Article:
December 17, 2012

In the Thick of It: Searching for a Job

I remember September. I recall staring at the postings on H-Net and bemoaning the absence of jobs. Now it’s November, and oh, how I long for September. My friends who went on the market last year complained about applying to 60 or more jobs, but by late August I could count only 15 or so that I could reasonably convince myself were suitable—not because the others were too far away, or the teaching load was too heavy, but because I couldn’t conceive of any way to assert that I was a good candidate. Where, I wondered, would those many additional job ads come from? The month of October, that’s where. Readers, life has been busy. Read more about Eunice William’s search for a job in The Chronicle of Higher Educationphoto by Brian Taylor

December 17, 2012


Our hearts and thoughts are with Newtown

The ODGE joins a virtual candlelight vigil for the families and loved ones of those affected by the tragedy in Newtown, Connecticut. Our hearts and thoughts are with you. Let’s come together and reach out to those around us who may need consolation and support. The following are recommended resources for graduate students:

MIT Medical

Office of the Dean for Graduate Education (ODGE)
RM 3-138, (617) 253-4860

Chaplains at MIT

December 17, 2012

Register for the 2013 Institute Diversity Summit

The 2013 Institute Diversity Summit will take place on Wednesday, January 30, 2013 from 8:30am to 4:00pm in various places on campus.  The Summit, a collaboration among faculty, students, and staff, will be an opportunity to hear perspectives from various members of the MIT community, as well as leaders beyond MIT.  Come to learn and discuss this year’s theme, “Meritocracy and Inclusion at MIT: Principles or Practice.”  Online registration is available until January 23, 2013.  Walk-ins are welcome on a space-available basis.  Advance registration is strongly encouraged.  Registration includes all sessions on Wednesday, January 30; lunch; coffee breaks; and any meeting materials, as well as a couple networking sessions.  Register here.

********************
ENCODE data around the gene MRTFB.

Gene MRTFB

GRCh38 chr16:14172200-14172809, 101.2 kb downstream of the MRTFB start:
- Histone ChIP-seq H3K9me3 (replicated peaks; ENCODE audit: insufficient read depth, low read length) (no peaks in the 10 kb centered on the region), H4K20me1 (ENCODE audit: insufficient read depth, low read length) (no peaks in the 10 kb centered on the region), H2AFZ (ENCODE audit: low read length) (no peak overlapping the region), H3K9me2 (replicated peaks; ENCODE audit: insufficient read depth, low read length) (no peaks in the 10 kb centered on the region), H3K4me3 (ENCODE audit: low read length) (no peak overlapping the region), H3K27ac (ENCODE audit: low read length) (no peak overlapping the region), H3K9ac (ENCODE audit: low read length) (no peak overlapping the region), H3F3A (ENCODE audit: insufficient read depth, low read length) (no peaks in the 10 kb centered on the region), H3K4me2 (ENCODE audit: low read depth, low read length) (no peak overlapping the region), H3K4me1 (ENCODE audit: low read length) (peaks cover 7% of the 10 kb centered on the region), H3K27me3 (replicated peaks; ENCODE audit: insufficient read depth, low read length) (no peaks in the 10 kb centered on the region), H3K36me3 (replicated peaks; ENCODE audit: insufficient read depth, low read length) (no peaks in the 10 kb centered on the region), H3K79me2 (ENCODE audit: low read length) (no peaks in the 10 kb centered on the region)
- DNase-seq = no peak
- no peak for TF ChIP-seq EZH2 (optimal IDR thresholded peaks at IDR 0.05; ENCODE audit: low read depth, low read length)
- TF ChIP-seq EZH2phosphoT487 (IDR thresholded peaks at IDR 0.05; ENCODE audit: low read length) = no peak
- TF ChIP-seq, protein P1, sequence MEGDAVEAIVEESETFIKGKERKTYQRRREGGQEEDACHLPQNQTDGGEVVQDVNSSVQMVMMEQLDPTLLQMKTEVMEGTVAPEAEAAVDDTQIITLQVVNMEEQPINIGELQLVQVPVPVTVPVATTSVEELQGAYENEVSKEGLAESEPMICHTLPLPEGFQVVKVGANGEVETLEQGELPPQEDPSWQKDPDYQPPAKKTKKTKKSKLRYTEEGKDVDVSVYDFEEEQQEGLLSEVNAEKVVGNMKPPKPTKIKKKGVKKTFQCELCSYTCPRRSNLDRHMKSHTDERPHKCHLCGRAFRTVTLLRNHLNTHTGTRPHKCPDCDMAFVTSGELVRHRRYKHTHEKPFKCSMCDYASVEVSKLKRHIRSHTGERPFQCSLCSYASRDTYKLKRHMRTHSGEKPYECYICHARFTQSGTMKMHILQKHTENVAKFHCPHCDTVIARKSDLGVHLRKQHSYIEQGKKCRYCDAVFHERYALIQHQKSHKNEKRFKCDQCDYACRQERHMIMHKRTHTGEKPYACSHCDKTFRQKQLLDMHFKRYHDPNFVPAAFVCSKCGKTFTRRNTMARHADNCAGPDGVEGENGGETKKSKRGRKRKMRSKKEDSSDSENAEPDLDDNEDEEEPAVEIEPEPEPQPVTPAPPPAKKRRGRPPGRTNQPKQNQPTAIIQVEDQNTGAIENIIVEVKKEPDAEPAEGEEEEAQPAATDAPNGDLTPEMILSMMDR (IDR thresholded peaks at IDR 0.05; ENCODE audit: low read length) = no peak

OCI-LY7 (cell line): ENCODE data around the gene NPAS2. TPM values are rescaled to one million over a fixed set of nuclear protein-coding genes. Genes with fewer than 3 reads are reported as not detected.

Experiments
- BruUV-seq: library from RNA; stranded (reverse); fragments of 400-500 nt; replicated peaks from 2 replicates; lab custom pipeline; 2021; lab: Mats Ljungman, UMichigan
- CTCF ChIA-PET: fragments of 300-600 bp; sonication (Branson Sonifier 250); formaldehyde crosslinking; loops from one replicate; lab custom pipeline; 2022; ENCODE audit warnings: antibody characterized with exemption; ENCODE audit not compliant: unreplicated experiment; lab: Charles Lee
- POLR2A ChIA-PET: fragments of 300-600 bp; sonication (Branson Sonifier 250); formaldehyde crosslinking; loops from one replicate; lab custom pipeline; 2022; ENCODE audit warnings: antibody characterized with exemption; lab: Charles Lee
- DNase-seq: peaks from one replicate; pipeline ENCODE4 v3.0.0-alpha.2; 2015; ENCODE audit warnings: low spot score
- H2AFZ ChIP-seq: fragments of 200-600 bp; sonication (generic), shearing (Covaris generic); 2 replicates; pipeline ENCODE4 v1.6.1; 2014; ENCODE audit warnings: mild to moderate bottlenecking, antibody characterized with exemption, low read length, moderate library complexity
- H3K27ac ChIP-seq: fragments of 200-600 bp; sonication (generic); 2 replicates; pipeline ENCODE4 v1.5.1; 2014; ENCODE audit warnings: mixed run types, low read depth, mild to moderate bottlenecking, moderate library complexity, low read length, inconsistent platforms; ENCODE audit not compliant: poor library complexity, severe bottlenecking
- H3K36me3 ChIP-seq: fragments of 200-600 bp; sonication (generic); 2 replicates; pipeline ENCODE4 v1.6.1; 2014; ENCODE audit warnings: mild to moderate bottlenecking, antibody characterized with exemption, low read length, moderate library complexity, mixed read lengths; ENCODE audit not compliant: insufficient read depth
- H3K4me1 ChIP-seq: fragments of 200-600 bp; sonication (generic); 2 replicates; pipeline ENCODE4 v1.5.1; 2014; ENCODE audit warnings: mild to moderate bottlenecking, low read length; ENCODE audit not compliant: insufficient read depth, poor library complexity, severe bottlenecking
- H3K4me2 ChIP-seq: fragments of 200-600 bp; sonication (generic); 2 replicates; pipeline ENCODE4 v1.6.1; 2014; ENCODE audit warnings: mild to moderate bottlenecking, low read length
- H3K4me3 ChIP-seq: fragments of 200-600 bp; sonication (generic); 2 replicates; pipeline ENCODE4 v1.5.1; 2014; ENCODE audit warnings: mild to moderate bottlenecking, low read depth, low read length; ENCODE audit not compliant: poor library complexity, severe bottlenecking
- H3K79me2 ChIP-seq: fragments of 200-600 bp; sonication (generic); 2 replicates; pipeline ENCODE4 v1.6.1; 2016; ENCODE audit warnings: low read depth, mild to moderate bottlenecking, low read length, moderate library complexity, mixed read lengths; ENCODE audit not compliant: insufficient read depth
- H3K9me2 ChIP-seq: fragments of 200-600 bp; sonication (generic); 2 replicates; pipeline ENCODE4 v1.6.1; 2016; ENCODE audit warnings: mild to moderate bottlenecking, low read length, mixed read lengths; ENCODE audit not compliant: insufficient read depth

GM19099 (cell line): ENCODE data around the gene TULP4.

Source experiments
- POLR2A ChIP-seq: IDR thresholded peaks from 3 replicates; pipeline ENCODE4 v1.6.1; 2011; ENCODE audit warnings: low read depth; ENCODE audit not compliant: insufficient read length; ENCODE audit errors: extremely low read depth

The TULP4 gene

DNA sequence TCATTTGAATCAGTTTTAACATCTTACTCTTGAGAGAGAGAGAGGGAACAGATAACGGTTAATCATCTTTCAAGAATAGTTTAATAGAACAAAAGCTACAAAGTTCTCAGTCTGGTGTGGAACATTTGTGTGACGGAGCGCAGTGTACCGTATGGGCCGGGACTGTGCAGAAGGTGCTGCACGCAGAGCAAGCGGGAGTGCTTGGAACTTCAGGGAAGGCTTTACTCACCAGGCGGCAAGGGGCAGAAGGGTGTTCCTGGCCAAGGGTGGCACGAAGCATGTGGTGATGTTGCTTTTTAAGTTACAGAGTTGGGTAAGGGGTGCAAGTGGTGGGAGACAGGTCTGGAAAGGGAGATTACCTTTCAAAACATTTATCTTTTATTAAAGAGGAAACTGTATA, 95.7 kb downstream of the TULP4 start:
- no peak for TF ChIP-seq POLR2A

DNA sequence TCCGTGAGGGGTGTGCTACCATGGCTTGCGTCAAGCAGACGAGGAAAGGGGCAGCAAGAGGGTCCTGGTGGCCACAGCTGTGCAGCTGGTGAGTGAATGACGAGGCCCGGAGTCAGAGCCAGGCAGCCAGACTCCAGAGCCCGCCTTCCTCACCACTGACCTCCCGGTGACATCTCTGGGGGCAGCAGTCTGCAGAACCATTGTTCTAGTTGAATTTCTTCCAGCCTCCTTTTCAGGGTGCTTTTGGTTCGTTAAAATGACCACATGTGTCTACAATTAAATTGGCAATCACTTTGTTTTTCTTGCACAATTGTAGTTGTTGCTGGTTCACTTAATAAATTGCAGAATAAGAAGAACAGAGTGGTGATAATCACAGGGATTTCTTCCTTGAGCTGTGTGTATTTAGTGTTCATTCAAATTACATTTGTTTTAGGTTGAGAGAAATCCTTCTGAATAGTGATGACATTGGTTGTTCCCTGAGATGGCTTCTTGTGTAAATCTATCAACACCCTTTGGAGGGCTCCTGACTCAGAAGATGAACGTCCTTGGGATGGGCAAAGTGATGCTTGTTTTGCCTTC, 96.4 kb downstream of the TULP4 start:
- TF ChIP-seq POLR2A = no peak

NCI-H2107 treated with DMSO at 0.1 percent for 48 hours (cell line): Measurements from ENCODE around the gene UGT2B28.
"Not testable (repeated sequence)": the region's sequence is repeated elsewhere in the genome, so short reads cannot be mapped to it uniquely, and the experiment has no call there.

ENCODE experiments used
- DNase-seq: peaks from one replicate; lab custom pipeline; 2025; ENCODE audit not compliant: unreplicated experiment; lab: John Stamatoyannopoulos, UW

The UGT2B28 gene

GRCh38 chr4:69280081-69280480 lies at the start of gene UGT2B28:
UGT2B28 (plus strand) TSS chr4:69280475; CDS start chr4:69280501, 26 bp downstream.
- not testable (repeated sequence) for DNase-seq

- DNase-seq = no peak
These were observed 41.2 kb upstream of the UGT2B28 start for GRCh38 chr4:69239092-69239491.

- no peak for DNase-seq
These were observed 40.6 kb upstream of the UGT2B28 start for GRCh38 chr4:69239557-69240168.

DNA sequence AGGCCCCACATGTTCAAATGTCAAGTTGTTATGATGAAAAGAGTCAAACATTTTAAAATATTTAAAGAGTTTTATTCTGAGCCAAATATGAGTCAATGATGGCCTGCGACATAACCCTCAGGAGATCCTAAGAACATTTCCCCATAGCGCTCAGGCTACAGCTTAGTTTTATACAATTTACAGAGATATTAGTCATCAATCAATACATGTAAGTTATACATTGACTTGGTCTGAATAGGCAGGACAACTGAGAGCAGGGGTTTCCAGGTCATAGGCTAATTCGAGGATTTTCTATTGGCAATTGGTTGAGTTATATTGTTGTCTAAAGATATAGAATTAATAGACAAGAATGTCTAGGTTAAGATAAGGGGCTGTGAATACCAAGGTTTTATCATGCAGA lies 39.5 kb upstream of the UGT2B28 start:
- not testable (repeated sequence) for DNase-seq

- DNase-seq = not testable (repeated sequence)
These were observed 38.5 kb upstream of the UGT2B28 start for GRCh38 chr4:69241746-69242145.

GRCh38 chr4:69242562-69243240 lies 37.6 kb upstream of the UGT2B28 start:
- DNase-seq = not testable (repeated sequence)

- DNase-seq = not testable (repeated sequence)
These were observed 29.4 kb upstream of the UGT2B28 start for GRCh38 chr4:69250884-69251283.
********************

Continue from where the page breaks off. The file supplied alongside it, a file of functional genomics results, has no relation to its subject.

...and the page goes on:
December 15, 2012

James Ankrum is Taking Inspiration from a Porcupine’s Quills

Anyone unfortunate enough to encounter a porcupine’s quills knows that once they go in, they are extremely difficult to remove. Researchers at MIT and Brigham and Women’s Hospital now hope to exploit the porcupine quill’s unique properties to develop new types of adhesives, needles and other medical devices.

To explore the possibility of making stronger adhesives, the researchers created a patch with an array of barbed quills on one side. They found that the energy required to remove this patch was 30 times greater than that needed for a control patch, which had quills but no barbs.

The system could also be tweaked so that it penetrates tissue easily but is not as difficult to remove as a porcupine quill, enabling design of less-painful needles for injections. “If you can still create the stress concentrations but without having a barb that catches tissue on removal, potentially you could create something with just easy insertion, without the adhesion,” says James Ankrum, a graduate student in HST, an author of the paper, and a Hugh Hampton Young fellow. Read the article on Science Daily.

December 14, 2012

Present at the Cambridge Science Festival! Submit by Dec. 16